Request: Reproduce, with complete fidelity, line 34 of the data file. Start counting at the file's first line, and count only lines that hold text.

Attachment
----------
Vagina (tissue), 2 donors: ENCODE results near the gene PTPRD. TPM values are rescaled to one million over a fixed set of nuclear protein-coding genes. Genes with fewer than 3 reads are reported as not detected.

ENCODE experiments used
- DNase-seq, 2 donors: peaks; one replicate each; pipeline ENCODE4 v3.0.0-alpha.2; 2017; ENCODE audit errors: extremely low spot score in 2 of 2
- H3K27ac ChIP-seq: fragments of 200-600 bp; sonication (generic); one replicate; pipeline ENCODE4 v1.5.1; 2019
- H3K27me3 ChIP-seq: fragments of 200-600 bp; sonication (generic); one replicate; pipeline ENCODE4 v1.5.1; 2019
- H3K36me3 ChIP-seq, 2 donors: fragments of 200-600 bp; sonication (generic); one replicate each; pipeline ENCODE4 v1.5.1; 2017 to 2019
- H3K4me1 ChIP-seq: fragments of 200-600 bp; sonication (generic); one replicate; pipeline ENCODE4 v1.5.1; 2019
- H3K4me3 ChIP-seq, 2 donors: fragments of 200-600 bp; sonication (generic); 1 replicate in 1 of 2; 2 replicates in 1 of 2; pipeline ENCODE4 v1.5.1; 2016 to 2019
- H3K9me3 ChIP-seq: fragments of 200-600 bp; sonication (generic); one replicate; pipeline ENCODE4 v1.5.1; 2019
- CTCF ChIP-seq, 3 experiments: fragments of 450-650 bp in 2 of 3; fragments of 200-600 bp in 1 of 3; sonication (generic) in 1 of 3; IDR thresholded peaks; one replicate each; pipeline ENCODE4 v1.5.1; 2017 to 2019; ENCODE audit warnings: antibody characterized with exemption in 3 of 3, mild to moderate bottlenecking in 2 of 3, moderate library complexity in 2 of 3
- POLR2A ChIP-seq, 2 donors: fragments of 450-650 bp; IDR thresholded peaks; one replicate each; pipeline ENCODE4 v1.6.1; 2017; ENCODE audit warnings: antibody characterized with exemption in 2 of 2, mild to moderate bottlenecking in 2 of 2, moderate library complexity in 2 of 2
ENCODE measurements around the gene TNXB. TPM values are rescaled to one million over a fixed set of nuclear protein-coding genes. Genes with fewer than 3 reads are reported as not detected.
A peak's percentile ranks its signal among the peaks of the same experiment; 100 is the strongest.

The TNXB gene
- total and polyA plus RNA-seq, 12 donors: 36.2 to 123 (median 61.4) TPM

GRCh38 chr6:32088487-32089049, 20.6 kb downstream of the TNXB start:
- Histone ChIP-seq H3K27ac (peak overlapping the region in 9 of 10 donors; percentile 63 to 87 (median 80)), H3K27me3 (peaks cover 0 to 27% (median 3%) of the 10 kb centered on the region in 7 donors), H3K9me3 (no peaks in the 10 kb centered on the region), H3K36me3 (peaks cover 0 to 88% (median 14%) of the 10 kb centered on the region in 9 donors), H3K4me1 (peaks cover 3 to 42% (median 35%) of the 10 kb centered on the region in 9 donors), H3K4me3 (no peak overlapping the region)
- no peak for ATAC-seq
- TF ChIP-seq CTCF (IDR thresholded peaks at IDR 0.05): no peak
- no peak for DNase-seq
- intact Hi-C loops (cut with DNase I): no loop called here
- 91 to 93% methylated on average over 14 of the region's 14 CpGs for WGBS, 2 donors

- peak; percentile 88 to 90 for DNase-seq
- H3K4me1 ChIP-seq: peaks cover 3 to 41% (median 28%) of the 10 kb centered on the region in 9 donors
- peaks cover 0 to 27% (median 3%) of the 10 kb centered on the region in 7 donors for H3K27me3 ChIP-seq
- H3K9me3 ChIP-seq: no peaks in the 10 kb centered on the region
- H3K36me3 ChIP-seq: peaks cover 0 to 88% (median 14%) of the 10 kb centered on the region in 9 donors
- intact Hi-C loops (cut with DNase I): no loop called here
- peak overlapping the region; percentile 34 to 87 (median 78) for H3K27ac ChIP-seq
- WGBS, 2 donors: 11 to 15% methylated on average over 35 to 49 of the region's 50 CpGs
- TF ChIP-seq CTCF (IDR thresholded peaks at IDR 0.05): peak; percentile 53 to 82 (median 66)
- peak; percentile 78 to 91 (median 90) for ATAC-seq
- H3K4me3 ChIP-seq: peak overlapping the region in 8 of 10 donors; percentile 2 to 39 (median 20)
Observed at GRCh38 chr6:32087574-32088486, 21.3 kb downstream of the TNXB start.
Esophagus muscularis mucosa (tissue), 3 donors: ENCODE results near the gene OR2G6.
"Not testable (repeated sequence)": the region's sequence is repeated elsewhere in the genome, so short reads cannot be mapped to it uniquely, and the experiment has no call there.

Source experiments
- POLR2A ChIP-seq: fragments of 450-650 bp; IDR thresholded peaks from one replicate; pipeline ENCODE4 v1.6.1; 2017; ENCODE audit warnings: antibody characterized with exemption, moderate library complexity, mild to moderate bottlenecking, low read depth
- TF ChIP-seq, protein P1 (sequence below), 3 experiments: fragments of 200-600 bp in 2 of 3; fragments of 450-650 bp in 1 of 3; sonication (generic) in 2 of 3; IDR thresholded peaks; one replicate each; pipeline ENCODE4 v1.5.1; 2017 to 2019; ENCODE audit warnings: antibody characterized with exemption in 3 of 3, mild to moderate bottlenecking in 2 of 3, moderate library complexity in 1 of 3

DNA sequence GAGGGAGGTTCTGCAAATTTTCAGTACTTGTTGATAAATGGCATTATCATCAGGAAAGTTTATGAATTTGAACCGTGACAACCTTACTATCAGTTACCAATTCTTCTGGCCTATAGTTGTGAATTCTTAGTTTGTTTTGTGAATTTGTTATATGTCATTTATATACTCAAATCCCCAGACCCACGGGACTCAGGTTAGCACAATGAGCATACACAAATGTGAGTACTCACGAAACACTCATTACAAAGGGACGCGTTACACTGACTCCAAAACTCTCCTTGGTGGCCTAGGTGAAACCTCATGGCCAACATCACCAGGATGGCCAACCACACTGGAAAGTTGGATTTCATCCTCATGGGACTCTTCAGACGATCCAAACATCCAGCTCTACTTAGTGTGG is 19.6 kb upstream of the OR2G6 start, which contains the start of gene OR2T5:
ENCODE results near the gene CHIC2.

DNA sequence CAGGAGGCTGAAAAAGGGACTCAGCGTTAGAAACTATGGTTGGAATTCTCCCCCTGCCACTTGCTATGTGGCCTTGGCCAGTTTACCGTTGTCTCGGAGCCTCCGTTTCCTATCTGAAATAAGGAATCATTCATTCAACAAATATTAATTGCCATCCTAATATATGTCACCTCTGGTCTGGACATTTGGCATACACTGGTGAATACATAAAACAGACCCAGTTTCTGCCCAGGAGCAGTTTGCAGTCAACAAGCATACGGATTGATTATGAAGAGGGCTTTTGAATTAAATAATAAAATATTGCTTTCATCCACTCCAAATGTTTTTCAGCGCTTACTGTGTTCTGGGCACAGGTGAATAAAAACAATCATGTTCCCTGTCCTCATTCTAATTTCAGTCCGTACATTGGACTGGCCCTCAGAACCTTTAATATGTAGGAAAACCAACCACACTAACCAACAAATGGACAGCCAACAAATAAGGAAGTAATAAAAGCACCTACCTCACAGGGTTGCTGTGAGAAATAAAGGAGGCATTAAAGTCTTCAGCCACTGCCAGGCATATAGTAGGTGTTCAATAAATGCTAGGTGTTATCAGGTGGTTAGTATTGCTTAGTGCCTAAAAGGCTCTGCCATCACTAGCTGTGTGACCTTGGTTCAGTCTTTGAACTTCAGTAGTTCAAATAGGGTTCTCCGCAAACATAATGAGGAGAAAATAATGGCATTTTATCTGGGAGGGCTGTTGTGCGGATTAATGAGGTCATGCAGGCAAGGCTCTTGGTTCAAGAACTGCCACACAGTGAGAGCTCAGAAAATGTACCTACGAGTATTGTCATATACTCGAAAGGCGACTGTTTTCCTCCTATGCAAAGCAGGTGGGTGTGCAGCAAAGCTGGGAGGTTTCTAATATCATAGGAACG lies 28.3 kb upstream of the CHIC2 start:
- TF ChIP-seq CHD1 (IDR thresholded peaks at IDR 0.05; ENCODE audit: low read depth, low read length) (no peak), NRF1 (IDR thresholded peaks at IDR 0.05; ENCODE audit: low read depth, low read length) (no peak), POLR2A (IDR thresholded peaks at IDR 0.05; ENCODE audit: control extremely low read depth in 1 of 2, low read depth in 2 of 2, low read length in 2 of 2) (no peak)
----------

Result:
Observed at GRCh38 chr6:32087574-32088486, 21.3 kb downstream of the TNXB start.